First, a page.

After a difficult year that saw a spike in traffic deaths related to unsafe driving, local law enforcement officials are urging drivers to recommit to driving safely in 2021.
Rice County Sheriff Troy Dunn is deeply discouraged by the numbers overall, which came as overall traffic fell due to COVID-19. Despite extensive education and enforcement campaigns by law enforcement, he said that trends are clearly not going in the right direction.
“We need to get back to the basics,” he said. “That means that people need to make paying attention to what they’re doing on the roadways a priority.”
Steele County Sheriff's Deputy Kari Woltman said that similar trends are being seen across the region. She attributed the increase in bad driving behaviors to a sense among some members of the public that law enforcement is "stepping back" on enforcement due to a fear of contracting COVID-19.
"I think that’s kind of the thought from the general public," she said. "But we’re still out there stopping cars, while keeping ourselves safe as best we can."
Owatonna Police Capt. Eric Rethemeier assured motorists that strict enforcement of the state's traffic safety laws will continue into 2020, with several enforcement and awareness campaigns in the works.
"It will be business as usual," he said.
While it will be months before the state releases official, final figures as part of its annual Crash Facts Report, preliminary figures released Monday painted a dire picture. In total, 394 people lost their lives on Minnesota roadways last year, up 30 from 2019.
Before the report was even released, 2021 got off to an unpleasant start with roadway safety as the first traffic fatality of 2021 was reported. In Victoria, a 49-year-old woman was killed when her SUV made contact with a semi. The crash is still under investigation.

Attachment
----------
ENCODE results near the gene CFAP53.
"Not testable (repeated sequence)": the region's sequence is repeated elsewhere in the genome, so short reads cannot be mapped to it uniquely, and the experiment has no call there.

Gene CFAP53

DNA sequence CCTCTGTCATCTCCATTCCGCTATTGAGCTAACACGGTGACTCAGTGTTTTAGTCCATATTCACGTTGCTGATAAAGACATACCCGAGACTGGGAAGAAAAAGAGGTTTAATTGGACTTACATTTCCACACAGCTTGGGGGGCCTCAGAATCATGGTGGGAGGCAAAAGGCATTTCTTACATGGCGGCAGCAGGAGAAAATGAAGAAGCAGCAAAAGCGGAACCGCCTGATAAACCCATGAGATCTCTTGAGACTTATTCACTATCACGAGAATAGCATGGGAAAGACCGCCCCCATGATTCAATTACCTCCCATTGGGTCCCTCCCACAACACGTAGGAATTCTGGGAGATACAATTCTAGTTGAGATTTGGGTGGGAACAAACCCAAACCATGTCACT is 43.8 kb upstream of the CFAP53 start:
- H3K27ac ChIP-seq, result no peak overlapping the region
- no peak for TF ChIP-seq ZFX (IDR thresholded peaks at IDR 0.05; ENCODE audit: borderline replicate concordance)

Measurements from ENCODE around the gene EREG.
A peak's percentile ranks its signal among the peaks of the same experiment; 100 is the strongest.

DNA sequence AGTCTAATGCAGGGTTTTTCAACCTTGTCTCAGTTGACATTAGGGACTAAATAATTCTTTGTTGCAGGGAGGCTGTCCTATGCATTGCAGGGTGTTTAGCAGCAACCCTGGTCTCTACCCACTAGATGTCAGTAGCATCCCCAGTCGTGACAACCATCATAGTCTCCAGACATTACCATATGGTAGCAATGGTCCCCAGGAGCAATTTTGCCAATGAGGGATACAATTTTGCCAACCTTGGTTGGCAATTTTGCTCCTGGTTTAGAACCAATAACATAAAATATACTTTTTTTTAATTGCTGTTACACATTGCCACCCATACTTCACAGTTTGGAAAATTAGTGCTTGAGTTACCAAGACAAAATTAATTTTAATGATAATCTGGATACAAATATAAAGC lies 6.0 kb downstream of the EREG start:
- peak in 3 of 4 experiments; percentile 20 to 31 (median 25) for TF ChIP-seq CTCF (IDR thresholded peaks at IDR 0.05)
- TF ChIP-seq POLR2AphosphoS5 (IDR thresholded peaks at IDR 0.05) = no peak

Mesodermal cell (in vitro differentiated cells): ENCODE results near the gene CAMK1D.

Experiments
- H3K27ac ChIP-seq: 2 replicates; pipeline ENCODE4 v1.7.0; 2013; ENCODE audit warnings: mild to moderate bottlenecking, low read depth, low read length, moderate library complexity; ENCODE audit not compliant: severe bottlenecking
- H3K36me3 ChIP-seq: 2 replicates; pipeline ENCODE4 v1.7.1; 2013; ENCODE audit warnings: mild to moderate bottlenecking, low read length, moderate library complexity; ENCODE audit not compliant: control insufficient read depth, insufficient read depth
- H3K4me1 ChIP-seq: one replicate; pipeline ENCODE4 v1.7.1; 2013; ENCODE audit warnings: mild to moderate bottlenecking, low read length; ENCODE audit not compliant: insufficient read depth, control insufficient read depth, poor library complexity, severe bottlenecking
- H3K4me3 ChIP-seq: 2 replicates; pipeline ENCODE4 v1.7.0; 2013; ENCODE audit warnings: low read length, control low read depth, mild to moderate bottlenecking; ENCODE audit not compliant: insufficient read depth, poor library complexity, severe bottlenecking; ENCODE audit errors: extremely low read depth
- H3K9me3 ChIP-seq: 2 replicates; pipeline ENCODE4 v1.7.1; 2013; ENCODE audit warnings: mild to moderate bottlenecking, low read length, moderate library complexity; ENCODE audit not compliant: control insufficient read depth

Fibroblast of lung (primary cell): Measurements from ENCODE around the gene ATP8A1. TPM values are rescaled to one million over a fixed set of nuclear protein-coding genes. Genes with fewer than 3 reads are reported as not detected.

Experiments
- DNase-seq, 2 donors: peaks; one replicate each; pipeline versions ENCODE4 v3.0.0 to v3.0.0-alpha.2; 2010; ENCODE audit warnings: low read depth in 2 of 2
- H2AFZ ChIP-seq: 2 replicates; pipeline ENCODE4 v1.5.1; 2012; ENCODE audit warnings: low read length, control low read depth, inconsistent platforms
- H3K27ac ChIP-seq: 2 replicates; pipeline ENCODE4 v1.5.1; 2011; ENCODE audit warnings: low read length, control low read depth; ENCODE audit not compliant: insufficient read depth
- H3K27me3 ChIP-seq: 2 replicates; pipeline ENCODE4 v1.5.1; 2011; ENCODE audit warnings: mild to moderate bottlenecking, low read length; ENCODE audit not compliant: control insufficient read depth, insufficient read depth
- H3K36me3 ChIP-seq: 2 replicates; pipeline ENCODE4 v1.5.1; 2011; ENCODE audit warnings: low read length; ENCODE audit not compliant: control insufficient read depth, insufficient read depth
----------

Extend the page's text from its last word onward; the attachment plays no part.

Particularly alarming was the increase in speed-related fatalities as well as speeding citations. According to the Office of Traffic Safety, the number of speeding tickets issued to those going over 100 mph essentially doubled from 2019 to 2020.
Speed was a factor in 118 traffic fatalities this year, compared to 72 last year, surpassing impairment as the most common factor involved with fatal collisions. Failure to wear a seat belt took a big jump as well, rising from 73 associated fatalities in 2019 to 102 in 2020.
In Rice County, 10 individuals lost their lives on the roads this year, nine in a vehicle and one on an ATV. Of those in a vehicle, all but one were unbelted while in the other case, distracted driving was involved.
Faribault Police Chief Andy Bohlen said that it's no coincidence that the number of unbelted crash victims has risen. Overall, Bohlen said that the number of seat belt and child restraint citations handed out by his department rose significantly.
Buckling up couldn’t have necessarily saved all of those lives, but it continues to be the most important safety feature in every vehicle, mainly because it dramatically reduces the chances of being ejected from the vehicle during a crash. According to the National Highway Traffic Safety Administration, wearing a seat belt reduces the risk of fatality by 45% and serious injury by 50%. In total, wearing a seat belt has saved more than 300,000 lives from 1960 to 2012, according to the NHTSA.
Distracted driving deaths were also up, rising to 30 statewide from 27 last year, even though 2020 was the first full year that the state’s “Hands Free” law has been in effect, barring motorists from holding a cellphone while driving.
Prior to the change, motorists were only prohibited from texting while driving. However, the challenge of identifying whether someone was texting or using their phone in a different manner limited enforcement.
One modest bright spot was a very modest preliminary decrease in impaired driving-related fatalities. Figures show 109 traffic deaths linked to impaired driving, down from 111 last year, though the decrease in drivers arrested for DWIs fell by a full 19%.